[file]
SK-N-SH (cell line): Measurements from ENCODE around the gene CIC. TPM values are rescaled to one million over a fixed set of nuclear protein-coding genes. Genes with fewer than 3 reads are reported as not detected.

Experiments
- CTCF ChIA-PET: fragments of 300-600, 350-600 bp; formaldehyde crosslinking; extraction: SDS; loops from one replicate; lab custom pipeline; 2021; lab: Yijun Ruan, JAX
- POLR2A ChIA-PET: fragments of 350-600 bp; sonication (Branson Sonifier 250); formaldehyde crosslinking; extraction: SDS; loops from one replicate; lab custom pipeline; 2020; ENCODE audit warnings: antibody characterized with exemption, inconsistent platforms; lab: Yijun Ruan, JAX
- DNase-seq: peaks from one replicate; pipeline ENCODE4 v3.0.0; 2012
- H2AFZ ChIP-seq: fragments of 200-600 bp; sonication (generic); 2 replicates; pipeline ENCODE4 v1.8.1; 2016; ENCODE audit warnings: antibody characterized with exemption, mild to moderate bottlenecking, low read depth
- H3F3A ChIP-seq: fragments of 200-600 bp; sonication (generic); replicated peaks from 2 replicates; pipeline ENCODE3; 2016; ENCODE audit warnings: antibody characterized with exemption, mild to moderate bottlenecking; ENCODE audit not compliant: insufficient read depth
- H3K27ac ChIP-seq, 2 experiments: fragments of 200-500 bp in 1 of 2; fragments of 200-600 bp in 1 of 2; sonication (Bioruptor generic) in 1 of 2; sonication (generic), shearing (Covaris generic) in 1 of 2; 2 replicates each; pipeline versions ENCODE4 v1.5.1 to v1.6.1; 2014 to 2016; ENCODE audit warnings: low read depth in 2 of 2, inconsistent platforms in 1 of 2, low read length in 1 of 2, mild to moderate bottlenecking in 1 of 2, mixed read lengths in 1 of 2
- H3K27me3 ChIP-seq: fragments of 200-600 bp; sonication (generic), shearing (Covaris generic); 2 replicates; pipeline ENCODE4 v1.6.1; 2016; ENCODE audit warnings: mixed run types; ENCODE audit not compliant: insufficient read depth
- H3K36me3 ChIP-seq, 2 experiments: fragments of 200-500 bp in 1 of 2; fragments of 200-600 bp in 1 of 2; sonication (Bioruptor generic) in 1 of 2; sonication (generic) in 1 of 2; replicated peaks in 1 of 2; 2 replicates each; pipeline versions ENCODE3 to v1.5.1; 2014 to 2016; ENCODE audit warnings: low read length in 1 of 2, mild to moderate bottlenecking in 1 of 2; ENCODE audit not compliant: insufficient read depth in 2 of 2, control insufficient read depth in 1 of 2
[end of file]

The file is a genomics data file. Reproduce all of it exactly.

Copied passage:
SK-N-SH (cell line): Measurements from ENCODE around the gene CIC. TPM values are rescaled to one million over a fixed set of nuclear protein-coding genes. Genes with fewer than 3 reads are reported as not detected.

Experiments
- CTCF ChIA-PET: fragments of 300-600, 350-600 bp; formaldehyde crosslinking; extraction: SDS; loops from one replicate; lab custom pipeline; 2021; lab: Yijun Ruan, JAX
- POLR2A ChIA-PET: fragments of 350-600 bp; sonication (Branson Sonifier 250); formaldehyde crosslinking; extraction: SDS; loops from one replicate; lab custom pipeline; 2020; ENCODE audit warnings: antibody characterized with exemption, inconsistent platforms; lab: Yijun Ruan, JAX
- DNase-seq: peaks from one replicate; pipeline ENCODE4 v3.0.0; 2012
- H2AFZ ChIP-seq: fragments of 200-600 bp; sonication (generic); 2 replicates; pipeline ENCODE4 v1.8.1; 2016; ENCODE audit warnings: antibody characterized with exemption, mild to moderate bottlenecking, low read depth
- H3F3A ChIP-seq: fragments of 200-600 bp; sonication (generic); replicated peaks from 2 replicates; pipeline ENCODE3; 2016; ENCODE audit warnings: antibody characterized with exemption, mild to moderate bottlenecking; ENCODE audit not compliant: insufficient read depth
- H3K27ac ChIP-seq, 2 experiments: fragments of 200-500 bp in 1 of 2; fragments of 200-600 bp in 1 of 2; sonication (Bioruptor generic) in 1 of 2; sonication (generic), shearing (Covaris generic) in 1 of 2; 2 replicates each; pipeline versions ENCODE4 v1.5.1 to v1.6.1; 2014 to 2016; ENCODE audit warnings: low read depth in 2 of 2, inconsistent platforms in 1 of 2, low read length in 1 of 2, mild to moderate bottlenecking in 1 of 2, mixed read lengths in 1 of 2
- H3K27me3 ChIP-seq: fragments of 200-600 bp; sonication (generic), shearing (Covaris generic); 2 replicates; pipeline ENCODE4 v1.6.1; 2016; ENCODE audit warnings: mixed run types; ENCODE audit not compliant: insufficient read depth
- H3K36me3 ChIP-seq, 2 experiments: fragments of 200-500 bp in 1 of 2; fragments of 200-600 bp in 1 of 2; sonication (Bioruptor generic) in 1 of 2; sonication (generic) in 1 of 2; replicated peaks in 1 of 2; 2 replicates each; pipeline versions ENCODE3 to v1.5.1; 2014 to 2016; ENCODE audit warnings: low read length in 1 of 2, mild to moderate bottlenecking in 1 of 2; ENCODE audit not compliant: insufficient read depth in 2 of 2, control insufficient read depth in 1 of 2